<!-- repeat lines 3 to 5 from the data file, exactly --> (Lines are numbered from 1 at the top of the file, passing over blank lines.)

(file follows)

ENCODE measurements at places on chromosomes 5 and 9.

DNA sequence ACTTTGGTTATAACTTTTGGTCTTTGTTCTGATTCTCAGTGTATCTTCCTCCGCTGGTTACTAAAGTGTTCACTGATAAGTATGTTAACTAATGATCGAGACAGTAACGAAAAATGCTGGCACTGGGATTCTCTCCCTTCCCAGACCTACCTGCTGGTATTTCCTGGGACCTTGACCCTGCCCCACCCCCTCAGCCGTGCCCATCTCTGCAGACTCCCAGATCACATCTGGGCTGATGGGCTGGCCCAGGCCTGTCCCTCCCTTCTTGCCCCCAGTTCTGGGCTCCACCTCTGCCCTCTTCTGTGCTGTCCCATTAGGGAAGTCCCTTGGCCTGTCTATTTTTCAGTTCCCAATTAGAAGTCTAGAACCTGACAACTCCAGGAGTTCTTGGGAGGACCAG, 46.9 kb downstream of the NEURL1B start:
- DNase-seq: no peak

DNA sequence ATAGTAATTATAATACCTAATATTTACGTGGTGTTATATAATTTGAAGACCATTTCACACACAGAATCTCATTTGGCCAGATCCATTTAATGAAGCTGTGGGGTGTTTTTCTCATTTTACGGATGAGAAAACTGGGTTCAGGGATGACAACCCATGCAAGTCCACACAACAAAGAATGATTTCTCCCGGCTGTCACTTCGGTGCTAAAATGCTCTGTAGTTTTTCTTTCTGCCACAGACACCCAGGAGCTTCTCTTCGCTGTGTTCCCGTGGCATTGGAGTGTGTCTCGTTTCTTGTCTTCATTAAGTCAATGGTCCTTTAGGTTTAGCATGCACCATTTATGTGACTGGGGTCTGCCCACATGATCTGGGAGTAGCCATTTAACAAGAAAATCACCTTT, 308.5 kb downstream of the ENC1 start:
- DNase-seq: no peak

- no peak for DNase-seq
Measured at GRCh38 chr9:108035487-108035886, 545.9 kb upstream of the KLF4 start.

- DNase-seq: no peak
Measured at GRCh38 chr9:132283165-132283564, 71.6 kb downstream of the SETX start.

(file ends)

- DNase-seq: no peak

DNA sequence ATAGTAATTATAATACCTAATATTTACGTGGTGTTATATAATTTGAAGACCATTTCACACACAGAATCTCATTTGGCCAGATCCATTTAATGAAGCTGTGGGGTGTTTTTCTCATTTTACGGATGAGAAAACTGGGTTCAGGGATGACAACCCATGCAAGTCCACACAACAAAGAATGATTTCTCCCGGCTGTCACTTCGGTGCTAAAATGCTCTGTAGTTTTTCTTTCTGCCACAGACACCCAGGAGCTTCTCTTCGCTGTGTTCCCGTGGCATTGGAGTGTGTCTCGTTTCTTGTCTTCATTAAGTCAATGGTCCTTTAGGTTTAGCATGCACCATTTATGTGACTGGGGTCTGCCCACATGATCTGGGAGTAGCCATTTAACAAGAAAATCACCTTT, 308.5 kb downstream of the ENC1 start:
- DNase-seq: no peak